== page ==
Ant-Man and the Wasp is the final film in our MCU Countdown, and the latest film in the Marvel Cinematic Universe. We still have to wait another 9 1/2 months to find out what happens to all our beloved heroes after the snap felt ’round the world’, but in the mean time, Marvel is giving us something lighter to ease the pain we’ve been feeling since the end of April. At least it was lighter, until THAT post-credit sequence, but I’m not going to get into that for the sake of spoilers.
In Ant-Man and the Wasp, one of the biggest themes, as it was in Ant-Man, is family. Like I said in my original review, the family dynamics are really one of the biggest factors here and really help to set these movies apart from the other more action and cosmic oriented films in the MCU. Once again, Scott Lang’s relationship with his daughter Cassie is a big part of the plot in this film, and their dynamic is so much fun.
At the beginning of the film, we find Scott under house arrest, unable to leave the premises after the events of Captain America: Civil War. Despite the fact that he is once again a criminal in the eyes of the law, he has made up with his ex-wife Maggie, and they, along with her husband Jim, all seem to get along really well. Even though he is legally unable to go anywhere, Scott is still making it a point to be an involved father, and Maggie and Jim bring Cassie to stay with him frequently. In the absence of very many options, they turn to their imagination and transform his house into a ridiculously elaborate cardboard play house, which they use to great effect in some very fun scenes.
The events of Civil War had more than just legal ramifications for Scott, as Hank Pim and Hope van Dyne have completely cut ties with him after he’d taken the Ant-Man suit. The two of them have gone into hiding, as his connection to them made them guilty by association. While in ‘exile’, they continue working on a way to open up the Quantum Realm, the microscopic universe accessed by shrinking down to an infinitesimally small size. The fact that Scott had entered and returned during the events of the previous film have given them hope of finally finding Hank’s wife and Hope’s Mother, Janet van Dyne.
The three of them are thrown back together, after a successful test of their new machine seemingly allows Janet to communicate telepathically with Scott, who she had apparently come in contact with during his time in the quantum realm. He had not seen her, but she had seen him, and that was all she needed to make a connection. Scott calls Hank and Hope, and the three of them begin working together once more to try to rescue Janet.
At the end of Ant-Man, we were shown Hank giving Hope her very own super-suit, allowing her to finally take up her mother’s mantle as The Wasp. Hope’s suit is equipped with wings, something that Scott seems a bit jealous of, but with or without these incredibly useful upgrades, Hope proves herself to be a very capable crime fighter, as they come up against not one, but two different villains, a corrupt businessman, intent on stealing Hank and Hope’s tech in order to sell it, and Ghost, a new super-villain who can phase through walls.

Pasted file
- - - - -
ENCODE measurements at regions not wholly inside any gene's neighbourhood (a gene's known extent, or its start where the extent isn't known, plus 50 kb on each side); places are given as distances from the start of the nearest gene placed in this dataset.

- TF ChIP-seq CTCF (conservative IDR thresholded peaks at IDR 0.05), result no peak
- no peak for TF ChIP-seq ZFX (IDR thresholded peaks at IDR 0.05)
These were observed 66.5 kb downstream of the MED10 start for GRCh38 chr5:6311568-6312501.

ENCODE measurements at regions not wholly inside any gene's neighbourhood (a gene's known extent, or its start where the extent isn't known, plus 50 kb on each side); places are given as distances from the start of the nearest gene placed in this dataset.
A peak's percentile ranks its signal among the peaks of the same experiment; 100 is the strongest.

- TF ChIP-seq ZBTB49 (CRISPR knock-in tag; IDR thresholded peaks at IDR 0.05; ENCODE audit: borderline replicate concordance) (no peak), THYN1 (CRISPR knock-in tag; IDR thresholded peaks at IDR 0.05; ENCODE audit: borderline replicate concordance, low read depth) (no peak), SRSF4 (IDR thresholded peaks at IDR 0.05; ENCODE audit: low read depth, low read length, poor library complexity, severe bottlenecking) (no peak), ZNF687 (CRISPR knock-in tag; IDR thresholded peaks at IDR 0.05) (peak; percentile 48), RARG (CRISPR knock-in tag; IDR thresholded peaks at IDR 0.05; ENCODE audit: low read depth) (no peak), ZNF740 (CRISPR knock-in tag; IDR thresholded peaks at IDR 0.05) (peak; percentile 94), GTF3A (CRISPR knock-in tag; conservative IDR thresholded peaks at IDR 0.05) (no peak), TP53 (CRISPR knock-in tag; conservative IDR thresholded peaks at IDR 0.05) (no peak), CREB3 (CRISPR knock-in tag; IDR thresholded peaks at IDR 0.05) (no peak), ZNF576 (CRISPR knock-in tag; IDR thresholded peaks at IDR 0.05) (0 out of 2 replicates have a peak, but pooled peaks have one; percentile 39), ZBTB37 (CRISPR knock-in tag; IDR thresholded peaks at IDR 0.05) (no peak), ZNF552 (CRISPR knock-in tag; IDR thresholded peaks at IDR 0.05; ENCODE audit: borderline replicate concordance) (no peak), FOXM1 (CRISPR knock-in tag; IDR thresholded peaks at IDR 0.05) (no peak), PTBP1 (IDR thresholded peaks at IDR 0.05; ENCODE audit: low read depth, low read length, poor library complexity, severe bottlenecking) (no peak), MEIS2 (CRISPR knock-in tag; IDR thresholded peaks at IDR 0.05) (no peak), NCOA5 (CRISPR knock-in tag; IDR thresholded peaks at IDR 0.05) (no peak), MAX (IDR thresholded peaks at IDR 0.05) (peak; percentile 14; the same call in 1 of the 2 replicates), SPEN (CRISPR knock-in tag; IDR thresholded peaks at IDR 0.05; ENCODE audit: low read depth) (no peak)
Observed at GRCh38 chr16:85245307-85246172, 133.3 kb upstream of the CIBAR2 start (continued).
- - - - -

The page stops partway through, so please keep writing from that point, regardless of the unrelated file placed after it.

The dynamics between Scot and his daughter, and the Pim/van Dyne family are really what this film is all about. There are secondary plots involving the villains, as well as one revolving around Scott’s probation officer, but these are really just there to build the story around these two families. Three, if you count Scott’s ex-con friends as a family, and four if you count the relationship between Ghost and her own father-figure.
I guess what I’m trying to say is that, despite the car chases, fantastic powers, and otherworldly adventures, the things that really hold this film together are the relationships. Family is the theme of the Ant-Man franchise, and that theme really helps to give these films an emotional center that you don’t get from many other superhero films.
I think I’m going to end this review here. Ant-Man and the Wasp is still in theaters, so if you haven’t seen it yet, I don’t want to spoil it for you. It has a ton of humor, amazing spectacle, and a lot of heart; don’t miss it.
Thank you all for joining us these past few months as we’ve counted our way down through all the Marvel films so far! We’ve all had a lot of fun writing these reviews, and we’d love to keep going! In the past we’ve done the entire Disney animated canon as well as all of the Studio Ghibli films. If you have any other ideas for a franchise that we should count down next, let us know in the comments below! We’d love to hear all your suggestions, and we might use some of them for our next series!
Edited by: Kelly Conley